, Volume 180, Issue 1, pp 123–128 | Cite as

The potential of lentil (Lens culinaris L.) as a whole food for increased selenium, iron, and zinc intake: preliminary results from a 3 year study

  • Dil ThavarajahEmail author
  • Pushparajah Thavarajah
  • Asoka Wejesuriya
  • Michael Rutzke
  • Raymond P. Glahn
  • Gerald F. CombsJr.
  • Albert Vandenberg


Micronutrient malnutrition, especially selenium (Se), iron (Fe), and zinc (Zn) deficiency, is a major global health problem. Previous attempts to prevent micronutrient malnutrition through food fortification, supplementation, and enrichment of staple crops has had limited success. Canadian grown lentils are rich in micronutrients Fe (73–90 mg kg−1), Zn (44–54 mg kg−1), Se (425–673 μg kg−1), and have very low concentrations of phytic acid (2.5–4.4 mg g−1). Our preliminary studies using a Caco-2 cell model show that the uptake of Fe from lentils is relatively greater than that of most other staple food crops. Moreover, preliminary results from our human nutrition study in Sri Lanka show an increased trend in blood Se concentration after lentil consumption. This article briefly overviews our previously published results as well as data from international lentil field trials, and describes the potential for biofortified lentil to provide a whole food solution to combat global human micronutrient malnutrition.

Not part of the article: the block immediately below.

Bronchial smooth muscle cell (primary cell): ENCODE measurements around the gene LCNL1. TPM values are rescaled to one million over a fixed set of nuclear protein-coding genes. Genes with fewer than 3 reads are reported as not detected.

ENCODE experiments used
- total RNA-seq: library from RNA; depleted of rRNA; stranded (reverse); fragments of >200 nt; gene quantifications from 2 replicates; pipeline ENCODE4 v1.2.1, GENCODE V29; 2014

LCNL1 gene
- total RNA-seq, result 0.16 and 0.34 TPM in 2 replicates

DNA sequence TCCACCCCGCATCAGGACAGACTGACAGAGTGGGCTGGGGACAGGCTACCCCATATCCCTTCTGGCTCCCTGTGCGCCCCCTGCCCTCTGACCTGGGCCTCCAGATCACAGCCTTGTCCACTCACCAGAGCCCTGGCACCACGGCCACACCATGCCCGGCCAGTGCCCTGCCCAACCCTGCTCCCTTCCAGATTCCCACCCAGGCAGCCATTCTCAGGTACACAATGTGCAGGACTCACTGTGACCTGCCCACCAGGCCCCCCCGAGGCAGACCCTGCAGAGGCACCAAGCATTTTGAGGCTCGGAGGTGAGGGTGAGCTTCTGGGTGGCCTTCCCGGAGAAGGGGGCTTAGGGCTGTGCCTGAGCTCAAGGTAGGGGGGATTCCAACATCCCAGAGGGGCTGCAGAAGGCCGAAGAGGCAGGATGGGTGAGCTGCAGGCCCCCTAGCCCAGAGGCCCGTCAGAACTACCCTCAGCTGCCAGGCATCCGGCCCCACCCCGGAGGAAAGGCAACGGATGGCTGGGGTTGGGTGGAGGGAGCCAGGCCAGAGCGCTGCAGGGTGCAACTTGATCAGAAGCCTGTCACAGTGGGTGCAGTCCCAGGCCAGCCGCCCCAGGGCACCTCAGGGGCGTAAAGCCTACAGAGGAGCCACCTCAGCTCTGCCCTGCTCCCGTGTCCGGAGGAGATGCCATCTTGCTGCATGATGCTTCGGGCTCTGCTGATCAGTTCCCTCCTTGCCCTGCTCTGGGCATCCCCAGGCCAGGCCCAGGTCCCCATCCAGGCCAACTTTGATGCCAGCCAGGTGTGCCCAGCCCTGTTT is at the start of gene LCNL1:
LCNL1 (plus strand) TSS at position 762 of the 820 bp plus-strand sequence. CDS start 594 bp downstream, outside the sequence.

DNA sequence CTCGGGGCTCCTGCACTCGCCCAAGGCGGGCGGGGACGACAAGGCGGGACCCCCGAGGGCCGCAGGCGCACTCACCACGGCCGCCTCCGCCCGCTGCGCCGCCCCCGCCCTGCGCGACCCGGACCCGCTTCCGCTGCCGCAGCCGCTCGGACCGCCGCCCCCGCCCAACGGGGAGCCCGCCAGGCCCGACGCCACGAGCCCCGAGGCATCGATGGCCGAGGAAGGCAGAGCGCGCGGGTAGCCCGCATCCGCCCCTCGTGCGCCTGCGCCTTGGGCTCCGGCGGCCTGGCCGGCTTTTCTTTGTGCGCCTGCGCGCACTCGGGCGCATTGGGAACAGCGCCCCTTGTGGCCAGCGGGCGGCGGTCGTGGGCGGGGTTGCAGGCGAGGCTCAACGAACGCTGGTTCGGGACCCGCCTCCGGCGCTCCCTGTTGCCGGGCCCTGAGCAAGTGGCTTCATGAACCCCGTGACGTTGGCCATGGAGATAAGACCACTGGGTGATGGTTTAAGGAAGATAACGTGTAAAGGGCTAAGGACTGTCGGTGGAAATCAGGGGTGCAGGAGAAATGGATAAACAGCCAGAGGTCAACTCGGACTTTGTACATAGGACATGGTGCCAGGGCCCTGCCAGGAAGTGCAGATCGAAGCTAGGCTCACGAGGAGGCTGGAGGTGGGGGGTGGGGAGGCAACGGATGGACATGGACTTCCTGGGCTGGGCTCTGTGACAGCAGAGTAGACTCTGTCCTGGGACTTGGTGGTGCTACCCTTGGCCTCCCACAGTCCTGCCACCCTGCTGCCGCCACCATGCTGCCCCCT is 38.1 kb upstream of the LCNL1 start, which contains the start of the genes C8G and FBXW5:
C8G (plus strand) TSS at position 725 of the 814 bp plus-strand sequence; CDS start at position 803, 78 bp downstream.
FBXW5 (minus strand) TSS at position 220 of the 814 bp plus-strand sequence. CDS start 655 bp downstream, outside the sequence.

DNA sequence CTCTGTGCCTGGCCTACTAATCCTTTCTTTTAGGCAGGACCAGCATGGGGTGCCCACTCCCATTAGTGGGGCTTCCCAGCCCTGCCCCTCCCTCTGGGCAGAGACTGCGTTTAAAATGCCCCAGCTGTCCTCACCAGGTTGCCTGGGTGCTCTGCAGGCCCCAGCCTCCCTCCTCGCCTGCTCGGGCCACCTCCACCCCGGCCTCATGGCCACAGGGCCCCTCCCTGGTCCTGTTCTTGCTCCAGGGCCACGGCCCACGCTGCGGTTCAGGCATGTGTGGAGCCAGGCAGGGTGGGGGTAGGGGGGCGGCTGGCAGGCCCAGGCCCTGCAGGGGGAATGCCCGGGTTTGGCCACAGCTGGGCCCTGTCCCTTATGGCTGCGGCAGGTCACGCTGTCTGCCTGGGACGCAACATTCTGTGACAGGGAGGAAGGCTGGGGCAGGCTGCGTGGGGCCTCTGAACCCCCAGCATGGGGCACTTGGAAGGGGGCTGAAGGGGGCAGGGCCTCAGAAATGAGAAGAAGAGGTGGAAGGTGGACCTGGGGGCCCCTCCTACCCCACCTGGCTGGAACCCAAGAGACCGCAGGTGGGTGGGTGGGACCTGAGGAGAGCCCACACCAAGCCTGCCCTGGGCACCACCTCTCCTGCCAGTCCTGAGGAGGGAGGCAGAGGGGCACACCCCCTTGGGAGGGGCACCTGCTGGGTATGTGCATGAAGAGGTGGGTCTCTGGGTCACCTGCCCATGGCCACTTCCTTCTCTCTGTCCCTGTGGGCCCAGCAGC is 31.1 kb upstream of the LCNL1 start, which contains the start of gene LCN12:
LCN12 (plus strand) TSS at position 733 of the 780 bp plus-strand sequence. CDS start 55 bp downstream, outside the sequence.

Lentils Biofortification Iron Zinc Selenium Phytic acid 



We thank the Pulse Biofortification research team (Chai-Thiam See, Barry Goetz, Kevin Andal, and Andrew Arndt) at the CDC for technical assistance and Dr. Kofi Agblor for reviewing the manuscript. Support for this research was provided by the Saskatchewan Pulse Growers, Saskatoon, Saskatchewan and the Agriculture Development Fund, Ministry of Agriculture, Saskatchewan, Canada.


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Copyright information

© Springer Science+Business Media B.V. 2011

Authors and Affiliations

  • Dil Thavarajah
    • 1
    Email author
  • Pushparajah Thavarajah
    • 2
  • Asoka Wejesuriya
    • 3
  • Michael Rutzke
    • 4
  • Raymond P. Glahn
    • 4
  • Gerald F. CombsJr.
    • 5
  • Albert Vandenberg
    • 2
  1. 1.Department of Cereal and Food Sciences, School of Food SystemsNorth Dakota State UniversityFargoUSA
  2. 2.Crop Development Centre, College of Agriculture and BioresourcesUniversity of SaskatchewanSaskatoonCanada
  3. 3.Lady Ridgeway Children HospitalColombo 08Sri Lanka
  4. 4.Robert W. Holley Center for Agriculture and Health, Agricultural Research ServiceUS Department of AgricultureIthacaUSA
  5. 5.Grand Forks Human Nutrition Research Centre, ARS/USDAGrand ForksUSA

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